“I didn’t really have any friends in mind the first time. I was going with an open mind, and saying, ‘Alright, either my cabinmates are going to be really nice, or they are going to be really mean.’ As I was there for a few days, I had picked up this energy of, ‘Wait, no one’s really mean here.’ Then, I really understood that you can pretty much go out there, talk to people you don’t know, they will talk back, and you’ll have a conversation. You might start by asking their name, and then you’ll talk, and see what happens from there. I’ve made some great friends throughout my time at camp. We do cabin activities a lot, where you do a lot of things together. You learn everyone’s name, and you learn things about them, and if you have things in common with them, you can talk about that. Then, you’ll learn from there…We enjoy the time we have at camp together and we always get to see our friends again when we come back.” 

Why would you encourage other kids to go to camp?
“It’s a lot of fun, and there are a lot of things that you can really learn from in the aspect of it’s like school, where you’re learning the whole time, but you’re learning without the same structure. It’s still structured, but it’s a little bit looser with what you can do. You can speak your mind about things, and you don’t have to be afraid to ask questions, or to fail and try again. If you fail a test — boom, it’s done; you can’t re-do it. But if you’re doing a sailing course, and you mess up on the sailing course, you can try again tomorrow, or later that day. It’s a place where you can keep trying, and trying until you get it the perfect way that you want it. I think that’s incredible. It’s like you get to decide what your grade is by trying again. At camp, you’re learning the whole time, but you’re having fun while you’re doing it.”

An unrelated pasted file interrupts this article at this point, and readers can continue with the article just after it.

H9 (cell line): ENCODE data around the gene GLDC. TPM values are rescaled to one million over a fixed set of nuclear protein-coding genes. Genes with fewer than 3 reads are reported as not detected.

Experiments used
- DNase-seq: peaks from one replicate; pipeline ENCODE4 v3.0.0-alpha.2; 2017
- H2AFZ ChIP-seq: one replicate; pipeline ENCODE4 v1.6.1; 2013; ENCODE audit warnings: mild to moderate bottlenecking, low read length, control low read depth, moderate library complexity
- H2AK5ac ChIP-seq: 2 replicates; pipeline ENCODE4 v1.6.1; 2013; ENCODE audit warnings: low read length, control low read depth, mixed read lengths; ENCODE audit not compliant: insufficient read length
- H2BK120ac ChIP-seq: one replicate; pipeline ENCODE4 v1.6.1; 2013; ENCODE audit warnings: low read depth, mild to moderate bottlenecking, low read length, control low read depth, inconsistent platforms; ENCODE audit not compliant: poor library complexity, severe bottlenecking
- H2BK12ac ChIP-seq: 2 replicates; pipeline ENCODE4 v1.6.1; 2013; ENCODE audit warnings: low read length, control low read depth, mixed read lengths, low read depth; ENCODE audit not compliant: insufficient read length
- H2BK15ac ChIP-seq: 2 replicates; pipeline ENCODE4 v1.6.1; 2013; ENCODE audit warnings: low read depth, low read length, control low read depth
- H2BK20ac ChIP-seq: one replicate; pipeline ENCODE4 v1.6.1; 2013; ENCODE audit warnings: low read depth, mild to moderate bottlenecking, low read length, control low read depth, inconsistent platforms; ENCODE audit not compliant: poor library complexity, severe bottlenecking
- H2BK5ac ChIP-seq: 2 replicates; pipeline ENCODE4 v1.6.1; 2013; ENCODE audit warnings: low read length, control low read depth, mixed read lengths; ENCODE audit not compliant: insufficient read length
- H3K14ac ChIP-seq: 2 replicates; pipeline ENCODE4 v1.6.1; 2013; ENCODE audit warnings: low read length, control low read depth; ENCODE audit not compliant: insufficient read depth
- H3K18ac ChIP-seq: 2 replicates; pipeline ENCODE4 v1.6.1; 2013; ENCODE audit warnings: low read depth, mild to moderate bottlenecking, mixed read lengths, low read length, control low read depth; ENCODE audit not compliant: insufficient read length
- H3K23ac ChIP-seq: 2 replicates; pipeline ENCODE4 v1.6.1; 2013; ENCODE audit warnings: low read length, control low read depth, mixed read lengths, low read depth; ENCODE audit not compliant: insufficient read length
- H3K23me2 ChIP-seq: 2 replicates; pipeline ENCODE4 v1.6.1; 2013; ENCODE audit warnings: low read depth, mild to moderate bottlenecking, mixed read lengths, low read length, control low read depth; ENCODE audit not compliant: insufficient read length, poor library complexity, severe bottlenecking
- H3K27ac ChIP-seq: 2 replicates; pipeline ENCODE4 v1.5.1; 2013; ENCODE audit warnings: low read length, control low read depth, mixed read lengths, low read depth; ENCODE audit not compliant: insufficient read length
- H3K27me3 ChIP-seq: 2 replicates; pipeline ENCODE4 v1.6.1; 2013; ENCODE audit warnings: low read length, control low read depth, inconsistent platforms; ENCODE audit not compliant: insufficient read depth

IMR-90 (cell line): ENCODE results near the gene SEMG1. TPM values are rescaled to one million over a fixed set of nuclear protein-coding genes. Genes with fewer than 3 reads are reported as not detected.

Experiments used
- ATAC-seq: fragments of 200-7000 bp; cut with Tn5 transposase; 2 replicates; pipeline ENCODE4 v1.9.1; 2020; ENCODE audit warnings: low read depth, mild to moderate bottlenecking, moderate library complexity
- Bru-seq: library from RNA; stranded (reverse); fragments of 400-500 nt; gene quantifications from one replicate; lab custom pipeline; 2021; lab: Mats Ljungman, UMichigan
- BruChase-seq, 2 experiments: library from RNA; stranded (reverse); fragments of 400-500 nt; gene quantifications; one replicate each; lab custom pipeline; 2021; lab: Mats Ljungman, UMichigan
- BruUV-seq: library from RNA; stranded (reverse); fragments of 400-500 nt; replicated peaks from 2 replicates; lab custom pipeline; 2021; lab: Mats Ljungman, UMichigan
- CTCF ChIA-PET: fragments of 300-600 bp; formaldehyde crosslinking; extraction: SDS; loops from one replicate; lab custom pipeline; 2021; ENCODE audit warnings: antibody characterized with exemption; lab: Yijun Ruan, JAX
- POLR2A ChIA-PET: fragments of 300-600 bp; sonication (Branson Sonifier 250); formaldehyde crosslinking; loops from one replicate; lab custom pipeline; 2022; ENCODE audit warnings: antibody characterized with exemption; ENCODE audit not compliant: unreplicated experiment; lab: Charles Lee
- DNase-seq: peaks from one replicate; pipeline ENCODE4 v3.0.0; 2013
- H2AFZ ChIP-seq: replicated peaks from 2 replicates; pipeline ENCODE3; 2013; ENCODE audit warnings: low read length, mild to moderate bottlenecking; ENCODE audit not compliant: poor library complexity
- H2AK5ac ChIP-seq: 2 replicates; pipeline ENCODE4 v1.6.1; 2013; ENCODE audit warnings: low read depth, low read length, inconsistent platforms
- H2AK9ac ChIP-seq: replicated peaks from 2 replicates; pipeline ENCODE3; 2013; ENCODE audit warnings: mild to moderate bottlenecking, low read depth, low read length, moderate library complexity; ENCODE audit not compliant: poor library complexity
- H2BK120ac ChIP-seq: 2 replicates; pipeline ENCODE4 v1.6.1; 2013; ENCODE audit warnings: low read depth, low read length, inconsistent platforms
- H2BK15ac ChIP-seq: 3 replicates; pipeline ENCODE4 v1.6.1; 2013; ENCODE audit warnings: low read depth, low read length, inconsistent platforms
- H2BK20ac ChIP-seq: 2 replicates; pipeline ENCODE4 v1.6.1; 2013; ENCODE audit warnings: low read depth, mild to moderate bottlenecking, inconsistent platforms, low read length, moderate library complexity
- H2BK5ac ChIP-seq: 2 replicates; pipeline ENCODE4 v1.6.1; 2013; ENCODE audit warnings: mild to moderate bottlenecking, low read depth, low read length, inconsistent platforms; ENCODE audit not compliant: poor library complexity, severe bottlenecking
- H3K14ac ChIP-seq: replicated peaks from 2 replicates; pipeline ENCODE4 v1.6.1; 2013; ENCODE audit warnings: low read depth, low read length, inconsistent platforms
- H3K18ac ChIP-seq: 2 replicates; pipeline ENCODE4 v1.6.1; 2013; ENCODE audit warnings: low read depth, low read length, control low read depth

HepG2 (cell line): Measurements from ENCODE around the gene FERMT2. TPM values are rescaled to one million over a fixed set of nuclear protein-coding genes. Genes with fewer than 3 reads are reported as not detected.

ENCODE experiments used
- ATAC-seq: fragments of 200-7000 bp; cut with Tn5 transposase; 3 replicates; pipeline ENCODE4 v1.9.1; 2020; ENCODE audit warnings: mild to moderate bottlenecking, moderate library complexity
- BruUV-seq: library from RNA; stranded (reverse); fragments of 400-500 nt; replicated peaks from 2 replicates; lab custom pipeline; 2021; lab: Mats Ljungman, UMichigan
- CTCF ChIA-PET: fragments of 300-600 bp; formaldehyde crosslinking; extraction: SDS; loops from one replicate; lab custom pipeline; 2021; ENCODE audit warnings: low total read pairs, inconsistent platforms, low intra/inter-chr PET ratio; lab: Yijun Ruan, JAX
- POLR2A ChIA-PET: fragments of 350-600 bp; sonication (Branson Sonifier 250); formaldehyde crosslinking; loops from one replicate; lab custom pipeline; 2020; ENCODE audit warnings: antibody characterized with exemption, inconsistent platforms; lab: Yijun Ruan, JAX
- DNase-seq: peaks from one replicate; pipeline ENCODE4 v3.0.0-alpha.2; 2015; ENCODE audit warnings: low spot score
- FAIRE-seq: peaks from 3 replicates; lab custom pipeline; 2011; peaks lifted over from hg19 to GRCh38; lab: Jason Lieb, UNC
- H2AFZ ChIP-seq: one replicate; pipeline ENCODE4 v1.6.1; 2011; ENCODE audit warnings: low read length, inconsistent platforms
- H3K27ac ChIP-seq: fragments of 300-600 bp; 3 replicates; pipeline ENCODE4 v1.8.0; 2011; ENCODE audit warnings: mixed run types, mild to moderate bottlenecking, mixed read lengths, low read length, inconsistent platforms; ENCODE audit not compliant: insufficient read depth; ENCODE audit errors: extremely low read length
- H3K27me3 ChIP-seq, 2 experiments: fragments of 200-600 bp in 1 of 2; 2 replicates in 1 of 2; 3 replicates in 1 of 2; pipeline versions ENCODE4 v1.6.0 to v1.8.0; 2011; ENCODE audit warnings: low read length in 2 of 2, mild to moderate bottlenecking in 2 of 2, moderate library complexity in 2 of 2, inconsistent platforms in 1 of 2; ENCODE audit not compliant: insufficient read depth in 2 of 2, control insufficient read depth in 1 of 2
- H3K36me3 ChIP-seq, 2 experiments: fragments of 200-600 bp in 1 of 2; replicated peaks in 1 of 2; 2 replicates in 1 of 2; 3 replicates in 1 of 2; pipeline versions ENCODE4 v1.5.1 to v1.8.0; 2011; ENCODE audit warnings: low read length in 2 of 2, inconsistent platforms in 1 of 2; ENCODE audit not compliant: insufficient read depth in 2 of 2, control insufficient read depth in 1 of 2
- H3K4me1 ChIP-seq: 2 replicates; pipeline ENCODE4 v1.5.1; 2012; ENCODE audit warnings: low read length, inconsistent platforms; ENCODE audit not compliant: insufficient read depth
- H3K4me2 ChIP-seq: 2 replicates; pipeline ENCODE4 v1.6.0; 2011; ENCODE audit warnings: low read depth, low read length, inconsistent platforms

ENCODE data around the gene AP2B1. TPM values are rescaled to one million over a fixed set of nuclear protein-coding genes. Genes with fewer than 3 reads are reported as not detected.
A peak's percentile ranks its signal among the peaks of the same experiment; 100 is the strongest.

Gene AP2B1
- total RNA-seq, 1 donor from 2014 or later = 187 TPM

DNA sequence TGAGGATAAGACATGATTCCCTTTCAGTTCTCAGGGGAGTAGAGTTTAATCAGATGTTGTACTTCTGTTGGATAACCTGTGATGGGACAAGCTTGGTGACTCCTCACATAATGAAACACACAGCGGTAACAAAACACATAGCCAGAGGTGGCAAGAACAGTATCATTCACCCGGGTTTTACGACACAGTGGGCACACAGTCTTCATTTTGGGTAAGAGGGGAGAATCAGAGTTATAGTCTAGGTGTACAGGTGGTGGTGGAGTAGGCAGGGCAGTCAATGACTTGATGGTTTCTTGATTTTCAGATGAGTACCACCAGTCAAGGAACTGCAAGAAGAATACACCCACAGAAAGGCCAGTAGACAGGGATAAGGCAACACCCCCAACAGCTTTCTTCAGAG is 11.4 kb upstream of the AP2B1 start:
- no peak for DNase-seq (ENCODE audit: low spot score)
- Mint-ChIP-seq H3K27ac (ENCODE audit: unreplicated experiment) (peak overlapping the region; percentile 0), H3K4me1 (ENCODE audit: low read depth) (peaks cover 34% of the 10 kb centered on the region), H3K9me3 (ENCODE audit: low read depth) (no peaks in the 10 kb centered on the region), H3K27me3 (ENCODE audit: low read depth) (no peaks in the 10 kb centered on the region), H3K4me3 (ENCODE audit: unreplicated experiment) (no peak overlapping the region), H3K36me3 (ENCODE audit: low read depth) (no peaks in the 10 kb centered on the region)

Ezela Manko attended Camp Invention. Courtesy of Camp Invention.

Ezela Manko attended Camp Invention last summer for the third time. 

She started going to the week-long camp in second grade. She has learned skills like teamwork and working together as a group. At Camp Invention, participants create a variety of inventions from recyclable materials that have been gathered by campers. Each year, campers are taught a different curriculum. Monica Shadle, Coordinator of gifted services at Louisville City School District, has been directing Camp Invention for more than 10 years.